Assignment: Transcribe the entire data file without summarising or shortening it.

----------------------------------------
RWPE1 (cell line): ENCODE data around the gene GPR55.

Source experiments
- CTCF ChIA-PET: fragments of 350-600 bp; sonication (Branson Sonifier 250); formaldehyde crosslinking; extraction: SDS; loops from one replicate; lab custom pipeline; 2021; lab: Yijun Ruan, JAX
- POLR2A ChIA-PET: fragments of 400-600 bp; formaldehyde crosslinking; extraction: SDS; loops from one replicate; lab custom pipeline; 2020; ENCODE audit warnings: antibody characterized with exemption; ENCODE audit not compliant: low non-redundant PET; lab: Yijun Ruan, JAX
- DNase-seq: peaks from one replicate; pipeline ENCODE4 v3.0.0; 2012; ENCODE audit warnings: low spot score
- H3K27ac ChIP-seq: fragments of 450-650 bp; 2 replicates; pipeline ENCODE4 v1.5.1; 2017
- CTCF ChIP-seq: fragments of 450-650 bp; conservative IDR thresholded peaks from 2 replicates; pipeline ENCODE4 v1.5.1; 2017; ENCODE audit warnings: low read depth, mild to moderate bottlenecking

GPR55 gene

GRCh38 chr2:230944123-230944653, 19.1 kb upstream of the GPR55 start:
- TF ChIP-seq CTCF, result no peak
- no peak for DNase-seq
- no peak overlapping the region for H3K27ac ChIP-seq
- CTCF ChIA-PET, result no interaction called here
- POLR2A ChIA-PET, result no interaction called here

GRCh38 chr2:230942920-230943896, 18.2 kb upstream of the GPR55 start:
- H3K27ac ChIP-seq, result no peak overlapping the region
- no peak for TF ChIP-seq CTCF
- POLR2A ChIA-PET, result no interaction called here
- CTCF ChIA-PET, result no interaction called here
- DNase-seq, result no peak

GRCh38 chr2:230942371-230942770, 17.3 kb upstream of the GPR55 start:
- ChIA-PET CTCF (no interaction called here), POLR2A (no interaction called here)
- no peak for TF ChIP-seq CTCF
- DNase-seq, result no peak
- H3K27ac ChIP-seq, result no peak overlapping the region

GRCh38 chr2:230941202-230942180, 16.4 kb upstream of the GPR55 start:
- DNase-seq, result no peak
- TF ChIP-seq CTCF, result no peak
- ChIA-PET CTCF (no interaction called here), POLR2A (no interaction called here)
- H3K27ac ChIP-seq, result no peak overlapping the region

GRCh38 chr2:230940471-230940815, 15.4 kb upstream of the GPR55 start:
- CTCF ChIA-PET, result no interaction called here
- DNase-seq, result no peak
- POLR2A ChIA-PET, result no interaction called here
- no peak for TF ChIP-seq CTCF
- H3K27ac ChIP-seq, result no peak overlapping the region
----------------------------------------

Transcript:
RWPE1 (cell line): ENCODE data around the gene GPR55.

Source experiments
- CTCF ChIA-PET: fragments of 350-600 bp; sonication (Branson Sonifier 250); formaldehyde crosslinking; extraction: SDS; loops from one replicate; lab custom pipeline; 2021; lab: Yijun Ruan, JAX
- POLR2A ChIA-PET: fragments of 400-600 bp; formaldehyde crosslinking; extraction: SDS; loops from one replicate; lab custom pipeline; 2020; ENCODE audit warnings: antibody characterized with exemption; ENCODE audit not compliant: low non-redundant PET; lab: Yijun Ruan, JAX
- DNase-seq: peaks from one replicate; pipeline ENCODE4 v3.0.0; 2012; ENCODE audit warnings: low spot score
- H3K27ac ChIP-seq: fragments of 450-650 bp; 2 replicates; pipeline ENCODE4 v1.5.1; 2017
- CTCF ChIP-seq: fragments of 450-650 bp; conservative IDR thresholded peaks from 2 replicates; pipeline ENCODE4 v1.5.1; 2017; ENCODE audit warnings: low read depth, mild to moderate bottlenecking

GPR55 gene

GRCh38 chr2:230944123-230944653, 19.1 kb upstream of the GPR55 start:
- TF ChIP-seq CTCF, result no peak
- no peak for DNase-seq
- no peak overlapping the region for H3K27ac ChIP-seq
- CTCF ChIA-PET, result no interaction called here
- POLR2A ChIA-PET, result no interaction called here

GRCh38 chr2:230942920-230943896, 18.2 kb upstream of the GPR55 start:
- H3K27ac ChIP-seq, result no peak overlapping the region
- no peak for TF ChIP-seq CTCF
- POLR2A ChIA-PET, result no interaction called here
- CTCF ChIA-PET, result no interaction called here
- DNase-seq, result no peak

GRCh38 chr2:230942371-230942770, 17.3 kb upstream of the GPR55 start:
- ChIA-PET CTCF (no interaction called here), POLR2A (no interaction called here)
- no peak for TF ChIP-seq CTCF
- DNase-seq, result no peak
- H3K27ac ChIP-seq, result no peak overlapping the region

GRCh38 chr2:230941202-230942180, 16.4 kb upstream of the GPR55 start:
- DNase-seq, result no peak
- TF ChIP-seq CTCF, result no peak
- ChIA-PET CTCF (no interaction called here), POLR2A (no interaction called here)
- H3K27ac ChIP-seq, result no peak overlapping the region

GRCh38 chr2:230940471-230940815, 15.4 kb upstream of the GPR55 start:
- CTCF ChIA-PET, result no interaction called here
- DNase-seq, result no peak
- POLR2A ChIA-PET, result no interaction called here
- no peak for TF ChIP-seq CTCF
- H3K27ac ChIP-seq, result no peak overlapping the region